“What I liked about this script is that it is faithful to the book, contrary to some previous versions, which had eliminated elements that in my opinion had to be preserved,” stated Clint Eastwood who chose to cinematically adapt White Hunter Black Heart (1990); the fictional tale was inspired by experiences of screenwriter Peter Viertel during the production of The African Queen (1951). “He told me that during the filming, Huston became hostile to Sam Spiegel, though he’d worked with him before. In his autobiography Huston says he was searching for a period of three weeks he could use to go on safari while in Africa. That’s what gave Peter Viertel the impetus to write his novel. He was in the presence of someone surrounded by all his technical crew, who was suppose to be scouting locations and getting ready to direct a film, and who left in search of elephants to kill! What happens when this tragedy takes place and how does it affect this group of people?”
“I liked the role and as soon as I read the script I immediately thought of playing it,” remarked Clint Eastwood. “It was afterwards that I considered directing it.” As for what attracted him to the part, the moviemaker explained, “It fascinated me, as obsessive behaviour always does. Here was a personality that offered a real dichotomy. He could be full of charm and generosity, concerned with the down and out, and at the same time cruel to the people in his entourage, if that was his mood. It was a very interesting character to explore.” Though John Wilson is a literary creation, he is based on reality. “I never knew someone like Wilson, who’s an amalgam of several people. I never knew John Huston either, so I don’t know what he was really like. According to the testimonies of those who knew him, I suspect that Wilson is very close to him in many areas. I admire Huston’s work a lot and I think he directed some marvelous films. Sometimes it’s preferable not to know someone, in order to have more distance with regard to the topic you’re dealing with.”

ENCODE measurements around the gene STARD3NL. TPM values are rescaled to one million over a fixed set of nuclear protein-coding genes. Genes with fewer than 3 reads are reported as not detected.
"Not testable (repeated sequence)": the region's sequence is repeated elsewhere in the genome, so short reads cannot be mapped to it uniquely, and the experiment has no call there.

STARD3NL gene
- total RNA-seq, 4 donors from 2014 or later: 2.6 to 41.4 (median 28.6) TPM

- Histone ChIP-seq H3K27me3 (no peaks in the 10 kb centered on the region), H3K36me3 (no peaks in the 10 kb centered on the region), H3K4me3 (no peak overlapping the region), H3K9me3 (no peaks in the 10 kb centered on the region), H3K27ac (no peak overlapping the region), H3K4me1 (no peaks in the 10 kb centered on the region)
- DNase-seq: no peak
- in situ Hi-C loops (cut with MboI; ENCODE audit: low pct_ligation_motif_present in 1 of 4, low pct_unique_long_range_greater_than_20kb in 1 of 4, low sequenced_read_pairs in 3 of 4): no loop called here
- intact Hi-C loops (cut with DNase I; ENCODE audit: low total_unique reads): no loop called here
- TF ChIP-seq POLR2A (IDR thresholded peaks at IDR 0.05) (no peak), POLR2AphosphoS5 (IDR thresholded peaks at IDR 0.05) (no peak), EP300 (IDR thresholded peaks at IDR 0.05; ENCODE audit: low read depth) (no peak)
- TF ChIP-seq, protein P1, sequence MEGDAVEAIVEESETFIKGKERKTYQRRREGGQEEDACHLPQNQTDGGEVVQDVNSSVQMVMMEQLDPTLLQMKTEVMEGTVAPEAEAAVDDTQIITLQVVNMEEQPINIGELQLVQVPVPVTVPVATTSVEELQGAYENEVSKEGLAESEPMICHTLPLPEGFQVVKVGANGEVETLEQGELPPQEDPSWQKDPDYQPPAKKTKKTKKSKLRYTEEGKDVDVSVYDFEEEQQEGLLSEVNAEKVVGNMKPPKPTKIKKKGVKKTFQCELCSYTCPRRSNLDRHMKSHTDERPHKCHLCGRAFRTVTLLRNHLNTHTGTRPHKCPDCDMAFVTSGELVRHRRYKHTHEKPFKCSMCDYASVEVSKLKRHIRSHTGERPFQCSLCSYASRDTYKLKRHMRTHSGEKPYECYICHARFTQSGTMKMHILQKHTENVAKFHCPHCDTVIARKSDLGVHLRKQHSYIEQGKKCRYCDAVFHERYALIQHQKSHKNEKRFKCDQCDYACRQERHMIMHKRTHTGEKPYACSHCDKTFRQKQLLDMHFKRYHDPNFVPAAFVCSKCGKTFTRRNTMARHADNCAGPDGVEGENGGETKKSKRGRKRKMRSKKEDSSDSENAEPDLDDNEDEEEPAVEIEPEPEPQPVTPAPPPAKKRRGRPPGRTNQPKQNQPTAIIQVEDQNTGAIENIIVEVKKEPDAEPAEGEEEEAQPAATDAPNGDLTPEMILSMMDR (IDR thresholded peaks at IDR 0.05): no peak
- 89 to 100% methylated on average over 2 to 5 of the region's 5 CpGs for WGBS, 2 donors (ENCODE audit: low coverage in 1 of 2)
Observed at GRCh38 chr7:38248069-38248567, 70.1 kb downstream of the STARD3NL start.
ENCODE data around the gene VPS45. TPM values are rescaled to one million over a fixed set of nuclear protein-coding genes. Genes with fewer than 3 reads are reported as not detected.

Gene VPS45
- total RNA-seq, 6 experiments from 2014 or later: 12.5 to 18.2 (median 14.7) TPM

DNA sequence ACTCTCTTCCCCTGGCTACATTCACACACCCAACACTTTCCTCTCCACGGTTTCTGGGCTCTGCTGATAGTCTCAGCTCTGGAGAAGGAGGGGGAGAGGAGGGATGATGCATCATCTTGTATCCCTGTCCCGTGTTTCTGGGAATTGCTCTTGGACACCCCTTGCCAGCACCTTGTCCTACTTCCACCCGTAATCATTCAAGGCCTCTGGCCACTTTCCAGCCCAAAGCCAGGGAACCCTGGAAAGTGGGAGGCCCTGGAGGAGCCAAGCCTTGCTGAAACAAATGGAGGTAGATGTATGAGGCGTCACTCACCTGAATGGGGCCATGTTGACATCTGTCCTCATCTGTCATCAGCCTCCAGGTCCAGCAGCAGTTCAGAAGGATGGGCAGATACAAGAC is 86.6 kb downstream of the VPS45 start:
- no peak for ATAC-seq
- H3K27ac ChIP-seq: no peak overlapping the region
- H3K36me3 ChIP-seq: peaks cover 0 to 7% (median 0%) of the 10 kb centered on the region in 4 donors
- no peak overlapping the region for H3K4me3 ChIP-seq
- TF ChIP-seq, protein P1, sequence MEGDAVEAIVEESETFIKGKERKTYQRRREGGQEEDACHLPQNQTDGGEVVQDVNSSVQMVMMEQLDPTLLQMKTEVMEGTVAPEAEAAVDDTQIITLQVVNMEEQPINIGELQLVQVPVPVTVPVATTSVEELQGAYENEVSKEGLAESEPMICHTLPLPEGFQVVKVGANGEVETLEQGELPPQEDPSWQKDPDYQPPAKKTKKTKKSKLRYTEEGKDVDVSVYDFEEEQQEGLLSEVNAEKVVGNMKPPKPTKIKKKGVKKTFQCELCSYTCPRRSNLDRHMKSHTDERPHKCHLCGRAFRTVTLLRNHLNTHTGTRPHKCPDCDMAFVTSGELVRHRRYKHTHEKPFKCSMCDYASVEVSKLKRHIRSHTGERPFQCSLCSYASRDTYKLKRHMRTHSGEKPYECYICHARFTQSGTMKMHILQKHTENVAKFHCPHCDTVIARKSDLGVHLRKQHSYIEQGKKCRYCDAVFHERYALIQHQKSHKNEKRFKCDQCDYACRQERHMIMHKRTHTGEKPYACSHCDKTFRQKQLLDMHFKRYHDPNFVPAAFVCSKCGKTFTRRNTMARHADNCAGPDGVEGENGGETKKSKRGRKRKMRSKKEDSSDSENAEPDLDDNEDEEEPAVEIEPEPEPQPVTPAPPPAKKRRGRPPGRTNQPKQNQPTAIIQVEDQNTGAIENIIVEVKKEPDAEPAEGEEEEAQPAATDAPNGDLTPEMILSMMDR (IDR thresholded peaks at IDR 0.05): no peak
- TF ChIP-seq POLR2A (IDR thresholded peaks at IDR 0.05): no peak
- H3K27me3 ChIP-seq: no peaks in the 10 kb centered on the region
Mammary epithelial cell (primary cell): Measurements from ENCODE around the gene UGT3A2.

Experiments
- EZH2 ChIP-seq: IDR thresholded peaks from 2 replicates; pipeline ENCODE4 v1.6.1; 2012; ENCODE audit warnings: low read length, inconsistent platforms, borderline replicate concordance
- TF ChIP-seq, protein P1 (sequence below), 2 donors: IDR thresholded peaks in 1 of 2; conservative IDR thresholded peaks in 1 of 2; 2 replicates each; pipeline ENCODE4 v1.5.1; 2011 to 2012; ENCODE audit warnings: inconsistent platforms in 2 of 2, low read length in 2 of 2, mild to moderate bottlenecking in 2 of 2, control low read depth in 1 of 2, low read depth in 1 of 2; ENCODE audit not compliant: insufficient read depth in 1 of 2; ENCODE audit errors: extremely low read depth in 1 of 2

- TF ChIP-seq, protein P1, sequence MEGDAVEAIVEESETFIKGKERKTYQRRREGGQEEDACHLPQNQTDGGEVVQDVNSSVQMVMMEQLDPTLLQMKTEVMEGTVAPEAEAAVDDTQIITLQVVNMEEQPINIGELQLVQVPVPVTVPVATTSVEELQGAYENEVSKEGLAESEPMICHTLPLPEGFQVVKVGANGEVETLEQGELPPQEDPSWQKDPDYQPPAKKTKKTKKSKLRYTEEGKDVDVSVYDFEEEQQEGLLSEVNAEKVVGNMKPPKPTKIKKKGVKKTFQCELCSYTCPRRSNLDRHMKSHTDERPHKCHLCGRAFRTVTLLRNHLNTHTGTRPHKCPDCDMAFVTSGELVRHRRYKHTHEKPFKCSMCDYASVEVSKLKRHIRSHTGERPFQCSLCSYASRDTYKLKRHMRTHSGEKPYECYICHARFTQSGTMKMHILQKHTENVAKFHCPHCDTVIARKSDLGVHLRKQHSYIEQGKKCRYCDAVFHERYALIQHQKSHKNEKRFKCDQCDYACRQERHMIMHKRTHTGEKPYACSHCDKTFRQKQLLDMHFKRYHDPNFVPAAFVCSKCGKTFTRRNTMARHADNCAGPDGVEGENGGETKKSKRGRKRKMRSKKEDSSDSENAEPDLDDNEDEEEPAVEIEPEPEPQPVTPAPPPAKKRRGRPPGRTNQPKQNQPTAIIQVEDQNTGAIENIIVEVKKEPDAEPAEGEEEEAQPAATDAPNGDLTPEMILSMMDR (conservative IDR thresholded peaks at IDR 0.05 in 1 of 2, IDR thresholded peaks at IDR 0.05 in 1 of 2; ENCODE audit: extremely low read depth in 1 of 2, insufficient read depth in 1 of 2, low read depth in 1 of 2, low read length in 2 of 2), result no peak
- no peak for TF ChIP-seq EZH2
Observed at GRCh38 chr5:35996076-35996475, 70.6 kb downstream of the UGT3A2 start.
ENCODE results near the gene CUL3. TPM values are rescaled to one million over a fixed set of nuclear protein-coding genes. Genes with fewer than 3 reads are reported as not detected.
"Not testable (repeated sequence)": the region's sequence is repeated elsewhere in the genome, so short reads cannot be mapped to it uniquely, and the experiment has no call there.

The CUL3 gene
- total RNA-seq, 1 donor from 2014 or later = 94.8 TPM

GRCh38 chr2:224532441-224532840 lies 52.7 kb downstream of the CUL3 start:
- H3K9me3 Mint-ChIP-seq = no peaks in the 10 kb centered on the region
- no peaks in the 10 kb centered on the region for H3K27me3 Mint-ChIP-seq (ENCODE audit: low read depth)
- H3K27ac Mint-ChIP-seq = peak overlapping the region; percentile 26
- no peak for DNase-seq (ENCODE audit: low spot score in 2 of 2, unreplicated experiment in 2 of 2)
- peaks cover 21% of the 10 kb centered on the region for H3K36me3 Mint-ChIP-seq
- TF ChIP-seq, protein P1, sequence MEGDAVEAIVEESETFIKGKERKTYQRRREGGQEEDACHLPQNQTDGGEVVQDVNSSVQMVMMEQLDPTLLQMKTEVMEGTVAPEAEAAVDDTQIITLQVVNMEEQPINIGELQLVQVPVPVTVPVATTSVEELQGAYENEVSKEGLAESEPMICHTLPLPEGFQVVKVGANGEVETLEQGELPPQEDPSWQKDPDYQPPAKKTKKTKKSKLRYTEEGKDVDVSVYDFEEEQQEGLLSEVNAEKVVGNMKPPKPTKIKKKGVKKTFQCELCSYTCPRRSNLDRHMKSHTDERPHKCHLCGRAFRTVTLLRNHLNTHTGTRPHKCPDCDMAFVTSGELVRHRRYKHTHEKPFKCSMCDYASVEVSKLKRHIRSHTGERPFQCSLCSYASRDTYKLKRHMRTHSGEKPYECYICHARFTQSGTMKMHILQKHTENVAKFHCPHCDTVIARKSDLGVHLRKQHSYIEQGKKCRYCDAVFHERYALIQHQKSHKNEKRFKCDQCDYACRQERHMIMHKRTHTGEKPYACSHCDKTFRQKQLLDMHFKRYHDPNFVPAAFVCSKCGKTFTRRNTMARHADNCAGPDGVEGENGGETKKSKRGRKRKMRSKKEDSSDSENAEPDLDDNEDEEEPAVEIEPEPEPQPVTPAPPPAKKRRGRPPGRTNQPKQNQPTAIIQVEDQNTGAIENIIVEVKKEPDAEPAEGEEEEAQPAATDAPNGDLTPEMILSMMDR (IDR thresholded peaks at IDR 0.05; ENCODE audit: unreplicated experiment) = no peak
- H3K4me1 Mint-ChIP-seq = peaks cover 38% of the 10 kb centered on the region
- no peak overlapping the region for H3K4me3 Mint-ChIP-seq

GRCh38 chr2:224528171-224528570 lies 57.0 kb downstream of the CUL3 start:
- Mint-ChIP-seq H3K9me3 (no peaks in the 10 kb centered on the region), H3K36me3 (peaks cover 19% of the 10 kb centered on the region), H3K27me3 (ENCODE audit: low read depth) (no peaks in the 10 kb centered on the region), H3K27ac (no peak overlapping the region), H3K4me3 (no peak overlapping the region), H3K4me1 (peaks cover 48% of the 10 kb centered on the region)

“The screenwriter in the film is playing the role of a conscience,” observed Clint Eastwood. “He has his own philosophy and sticks to it even though the director, Wilson, sweeps everyone away in his wake, inasmuch as he’s the commander-in-chief of the project. That’s what I liked about this story, that it didn’t confine itself to one character expressing his ideas. Everyone has their reasons.” Eastwood could relate to his cinematic persona. “Wilson is at a stage of his life as an artist where he believes he must be completely honest with regard to the subject he’s dealing with, and whether or not people will want to see his film is not his department.” The native of San Francisco revealed, “A lot of people advised me not to make White Hunter Black Heart because it didn’t correspond to the marketing studies on public tastes.” The filmmaker makes an analogy, “I’m like a guide. I lead the tour and if people don’t like it they can leave along the way.” The drama which stars Clint Eastwood, Jeff Fahey (Machete), Charlotte Cornwell (The Krays), Norman Lumsden (A Handful of Dust), George Dzundza (The Deer Hunter), Edward Tudor Pole (Sid and Nancy), Clive Mantle (Casualty), Boy Mathias Chuma, Timothy Spall (Secrets & Lies), and Jamie Koss grossed $2 million domestically and received a Palme d’Or nomination at the Cannes Film Festival. “I constantly quote John Wilson who says, ‘You can’t let eight million popcorn eaters pull you this way or that.’ I have no idea what makes a film commercial. I don’t think anybody does. Just when you think you’re an expert someone comes along with something out of the blue, and you have no idea why it works, but it does.”